SSP (Supply-side platform)

What is SSP (Supply-side platform)?

A piece of software that is used to sell advertising. This is done in an automated manner and is most often used by publishers. They use this to sell display, mobile, and/or video ads. It is the publisher equivalent to a DSP. Publishers can connect their websites or similar inventory to various ad exchanges, networks, and DSPs by using SSPs. It’s good news for ad buyers, however, by doing this, publishers can increase their revenue.

This is a terrific way to avoid having to deal with sales people and media buyers in person. Using technology to buy ads more efficiently helps publishers manage their connections with several ad buyers and networks. When marketers use DSPs to acquire ad impressions from bourses most cheaply and efficiently, publishers are meant to do the opposite: maximize prices for which their impressions are sold. Similar technology enables SSPs and DSPs to operate. SSPs would allow publishers to link their inventory simultaneously to numerous ad exchanges, DSPs, and networks. In turn, this permits a wide range of potential customers to buy space – and the greatest possible rates for publishers. When an SSP lends impressions on publicity exchanges, DSPs assess and acquire them on behalf of marketers depending on certain features such as where they are served and which particular users they do.

The objective is to allow auction publishers to optimize income from their inventory by offering impressions to as many potential buyers as possible in real-time. This makes SSPs sometimes known as yield-optimization platforms. Marketers increasingly do not want to hire costly human ad buyers to negotiate media prices with sales staff. They would like to employ technology to buy ads more efficiently. The problem for publishers is, however, that this programmatic sales risk reduces the value of their inventory.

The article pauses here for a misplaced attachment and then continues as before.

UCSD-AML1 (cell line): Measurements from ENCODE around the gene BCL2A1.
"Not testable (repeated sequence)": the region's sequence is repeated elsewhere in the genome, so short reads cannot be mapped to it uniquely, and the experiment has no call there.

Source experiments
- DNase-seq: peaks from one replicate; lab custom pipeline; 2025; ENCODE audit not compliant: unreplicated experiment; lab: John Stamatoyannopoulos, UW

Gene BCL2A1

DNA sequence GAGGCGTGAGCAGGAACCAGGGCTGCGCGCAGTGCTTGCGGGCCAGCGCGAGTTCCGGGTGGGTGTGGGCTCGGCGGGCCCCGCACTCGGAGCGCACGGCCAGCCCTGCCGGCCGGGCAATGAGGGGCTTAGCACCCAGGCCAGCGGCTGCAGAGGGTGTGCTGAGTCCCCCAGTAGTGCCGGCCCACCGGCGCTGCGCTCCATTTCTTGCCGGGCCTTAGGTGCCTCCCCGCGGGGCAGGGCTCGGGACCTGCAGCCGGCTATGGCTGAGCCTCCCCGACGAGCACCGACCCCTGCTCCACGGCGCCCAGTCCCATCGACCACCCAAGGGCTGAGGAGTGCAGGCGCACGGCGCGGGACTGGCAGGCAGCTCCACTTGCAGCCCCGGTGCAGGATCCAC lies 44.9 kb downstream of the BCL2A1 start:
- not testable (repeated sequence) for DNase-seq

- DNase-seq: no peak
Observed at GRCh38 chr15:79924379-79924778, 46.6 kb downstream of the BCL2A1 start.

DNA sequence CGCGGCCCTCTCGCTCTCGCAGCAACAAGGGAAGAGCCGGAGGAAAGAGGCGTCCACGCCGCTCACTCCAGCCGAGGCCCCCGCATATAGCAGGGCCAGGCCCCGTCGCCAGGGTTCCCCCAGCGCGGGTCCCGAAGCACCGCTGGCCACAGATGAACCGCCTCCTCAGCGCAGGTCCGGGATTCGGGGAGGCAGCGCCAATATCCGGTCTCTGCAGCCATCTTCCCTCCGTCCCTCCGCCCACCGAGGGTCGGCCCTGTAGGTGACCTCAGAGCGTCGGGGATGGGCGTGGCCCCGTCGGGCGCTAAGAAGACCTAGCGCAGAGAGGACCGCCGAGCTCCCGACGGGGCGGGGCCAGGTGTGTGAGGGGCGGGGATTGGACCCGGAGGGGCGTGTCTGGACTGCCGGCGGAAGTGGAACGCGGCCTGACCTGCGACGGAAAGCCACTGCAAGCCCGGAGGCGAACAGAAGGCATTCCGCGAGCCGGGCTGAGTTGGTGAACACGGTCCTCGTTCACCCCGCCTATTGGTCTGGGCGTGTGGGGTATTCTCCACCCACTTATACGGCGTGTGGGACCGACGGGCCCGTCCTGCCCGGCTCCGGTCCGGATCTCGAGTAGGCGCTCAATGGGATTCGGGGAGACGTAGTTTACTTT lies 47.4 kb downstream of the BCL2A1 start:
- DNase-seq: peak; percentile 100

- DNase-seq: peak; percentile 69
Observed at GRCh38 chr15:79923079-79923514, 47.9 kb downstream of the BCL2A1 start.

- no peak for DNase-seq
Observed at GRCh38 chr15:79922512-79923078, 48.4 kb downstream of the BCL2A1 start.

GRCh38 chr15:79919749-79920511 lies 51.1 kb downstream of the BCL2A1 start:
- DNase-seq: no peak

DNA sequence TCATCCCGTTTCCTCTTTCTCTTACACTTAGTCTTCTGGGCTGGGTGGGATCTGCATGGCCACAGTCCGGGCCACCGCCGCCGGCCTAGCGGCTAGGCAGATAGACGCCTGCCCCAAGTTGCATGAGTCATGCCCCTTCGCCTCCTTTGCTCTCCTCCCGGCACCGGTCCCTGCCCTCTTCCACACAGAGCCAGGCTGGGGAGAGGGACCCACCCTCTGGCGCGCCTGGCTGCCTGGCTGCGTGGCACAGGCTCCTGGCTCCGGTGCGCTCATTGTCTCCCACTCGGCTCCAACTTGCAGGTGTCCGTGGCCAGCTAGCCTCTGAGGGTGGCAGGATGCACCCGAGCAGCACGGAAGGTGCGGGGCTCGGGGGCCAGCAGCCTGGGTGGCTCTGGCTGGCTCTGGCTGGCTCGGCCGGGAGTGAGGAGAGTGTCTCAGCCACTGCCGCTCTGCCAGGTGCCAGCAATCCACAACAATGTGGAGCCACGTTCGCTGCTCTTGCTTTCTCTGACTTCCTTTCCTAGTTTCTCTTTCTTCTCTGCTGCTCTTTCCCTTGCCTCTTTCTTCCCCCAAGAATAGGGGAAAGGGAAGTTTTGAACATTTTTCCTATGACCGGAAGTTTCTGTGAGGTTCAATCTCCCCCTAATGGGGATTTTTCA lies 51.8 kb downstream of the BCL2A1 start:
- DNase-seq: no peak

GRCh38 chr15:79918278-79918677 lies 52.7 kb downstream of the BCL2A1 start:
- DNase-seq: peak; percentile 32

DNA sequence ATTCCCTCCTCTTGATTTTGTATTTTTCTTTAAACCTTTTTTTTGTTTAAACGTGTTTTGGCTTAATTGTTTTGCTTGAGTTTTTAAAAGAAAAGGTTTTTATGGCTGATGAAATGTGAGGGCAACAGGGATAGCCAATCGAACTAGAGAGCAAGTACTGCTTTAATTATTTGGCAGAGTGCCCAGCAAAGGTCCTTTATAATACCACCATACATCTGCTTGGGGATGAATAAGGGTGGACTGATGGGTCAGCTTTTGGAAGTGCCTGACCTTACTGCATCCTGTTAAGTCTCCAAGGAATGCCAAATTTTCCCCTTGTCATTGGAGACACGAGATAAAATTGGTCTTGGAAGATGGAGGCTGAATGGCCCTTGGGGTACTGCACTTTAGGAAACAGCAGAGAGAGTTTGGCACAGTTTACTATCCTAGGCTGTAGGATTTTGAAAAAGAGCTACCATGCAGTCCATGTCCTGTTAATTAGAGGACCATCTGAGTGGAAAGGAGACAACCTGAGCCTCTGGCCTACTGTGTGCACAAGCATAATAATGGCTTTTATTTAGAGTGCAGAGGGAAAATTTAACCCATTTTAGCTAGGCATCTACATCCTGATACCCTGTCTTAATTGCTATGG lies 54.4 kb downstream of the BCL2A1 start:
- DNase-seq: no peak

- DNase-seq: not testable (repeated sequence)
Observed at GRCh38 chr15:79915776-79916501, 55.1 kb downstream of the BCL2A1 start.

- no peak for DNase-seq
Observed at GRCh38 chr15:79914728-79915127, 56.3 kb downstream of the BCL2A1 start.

The SSPs were developed to allow the publishers to combine this and handle relationships with multiple networks and ad buyers more efficiently. In addition to opening inventories to a broad range of possible purchasers, SSPs offer publishers the power to set the ‘price floor,’ which determines the minimum prices their inventory can sell to certain purchasers or via certain channels. Some publishers may prefer house advertisements to sell impressions for free, for example. In contrast, others may want to sell advertising to a new advertiser for less than an existing advertiser to promote them to their sites.

SSPs can also be used to determine which advertisers may or may not buy inventory. Sellers selling SSP technology today include Google, OpenX, PubMatic, Rubicon Project, AppNexus, Right Media, AOL.

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